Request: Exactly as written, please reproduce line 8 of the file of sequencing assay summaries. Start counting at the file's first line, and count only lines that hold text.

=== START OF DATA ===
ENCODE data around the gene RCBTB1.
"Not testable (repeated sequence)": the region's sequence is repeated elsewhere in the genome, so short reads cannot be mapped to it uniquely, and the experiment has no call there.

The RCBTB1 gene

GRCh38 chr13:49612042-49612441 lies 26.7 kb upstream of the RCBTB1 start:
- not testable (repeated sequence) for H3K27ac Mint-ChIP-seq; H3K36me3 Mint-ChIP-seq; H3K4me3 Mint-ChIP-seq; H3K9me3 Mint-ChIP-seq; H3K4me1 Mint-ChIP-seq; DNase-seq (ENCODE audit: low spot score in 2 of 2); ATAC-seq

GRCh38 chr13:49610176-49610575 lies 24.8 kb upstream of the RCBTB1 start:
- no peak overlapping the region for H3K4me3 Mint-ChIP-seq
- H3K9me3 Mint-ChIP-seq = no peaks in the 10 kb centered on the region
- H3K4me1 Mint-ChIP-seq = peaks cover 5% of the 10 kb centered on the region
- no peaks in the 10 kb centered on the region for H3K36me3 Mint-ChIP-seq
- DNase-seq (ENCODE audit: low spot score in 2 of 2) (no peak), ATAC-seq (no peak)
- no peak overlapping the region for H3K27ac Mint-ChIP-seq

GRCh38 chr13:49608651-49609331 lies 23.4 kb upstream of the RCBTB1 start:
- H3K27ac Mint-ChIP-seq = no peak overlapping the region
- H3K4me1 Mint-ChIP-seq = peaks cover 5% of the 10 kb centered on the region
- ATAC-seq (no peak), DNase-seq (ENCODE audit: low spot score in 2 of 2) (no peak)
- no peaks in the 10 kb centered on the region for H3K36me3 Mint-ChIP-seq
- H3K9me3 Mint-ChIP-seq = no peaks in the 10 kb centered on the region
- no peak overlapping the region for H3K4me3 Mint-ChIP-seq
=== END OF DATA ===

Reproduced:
- H3K9me3 Mint-ChIP-seq = no peaks in the 10 kb centered on the region